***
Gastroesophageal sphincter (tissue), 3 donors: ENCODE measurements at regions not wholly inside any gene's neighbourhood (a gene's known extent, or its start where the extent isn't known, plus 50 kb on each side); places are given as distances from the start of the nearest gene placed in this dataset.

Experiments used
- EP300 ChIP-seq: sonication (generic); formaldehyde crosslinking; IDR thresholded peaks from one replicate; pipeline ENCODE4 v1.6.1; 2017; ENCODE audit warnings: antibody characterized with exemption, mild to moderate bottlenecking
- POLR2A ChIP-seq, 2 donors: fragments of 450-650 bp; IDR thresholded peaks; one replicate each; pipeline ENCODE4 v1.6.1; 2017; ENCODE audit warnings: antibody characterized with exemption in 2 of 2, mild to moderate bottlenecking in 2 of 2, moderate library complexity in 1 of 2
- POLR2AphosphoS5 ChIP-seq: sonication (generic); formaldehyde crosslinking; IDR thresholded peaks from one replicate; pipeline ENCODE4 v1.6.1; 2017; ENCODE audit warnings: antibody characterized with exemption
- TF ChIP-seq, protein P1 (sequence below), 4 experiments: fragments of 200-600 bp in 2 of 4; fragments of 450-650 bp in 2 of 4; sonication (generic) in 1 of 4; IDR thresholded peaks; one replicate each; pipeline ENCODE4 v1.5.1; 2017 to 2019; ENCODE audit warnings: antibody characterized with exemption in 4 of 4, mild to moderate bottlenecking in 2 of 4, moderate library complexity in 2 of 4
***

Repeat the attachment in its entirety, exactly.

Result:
Gastroesophageal sphincter (tissue), 3 donors: ENCODE measurements at regions not wholly inside any gene's neighbourhood (a gene's known extent, or its start where the extent isn't known, plus 50 kb on each side); places are given as distances from the start of the nearest gene placed in this dataset.

Experiments used
- EP300 ChIP-seq: sonication (generic); formaldehyde crosslinking; IDR thresholded peaks from one replicate; pipeline ENCODE4 v1.6.1; 2017; ENCODE audit warnings: antibody characterized with exemption, mild to moderate bottlenecking
- POLR2A ChIP-seq, 2 donors: fragments of 450-650 bp; IDR thresholded peaks; one replicate each; pipeline ENCODE4 v1.6.1; 2017; ENCODE audit warnings: antibody characterized with exemption in 2 of 2, mild to moderate bottlenecking in 2 of 2, moderate library complexity in 1 of 2
- POLR2AphosphoS5 ChIP-seq: sonication (generic); formaldehyde crosslinking; IDR thresholded peaks from one replicate; pipeline ENCODE4 v1.6.1; 2017; ENCODE audit warnings: antibody characterized with exemption
- TF ChIP-seq, protein P1 (sequence below), 4 experiments: fragments of 200-600 bp in 2 of 4; fragments of 450-650 bp in 2 of 4; sonication (generic) in 1 of 4; IDR thresholded peaks; one replicate each; pipeline ENCODE4 v1.5.1; 2017 to 2019; ENCODE audit warnings: antibody characterized with exemption in 4 of 4, mild to moderate bottlenecking in 2 of 4, moderate library complexity in 2 of 4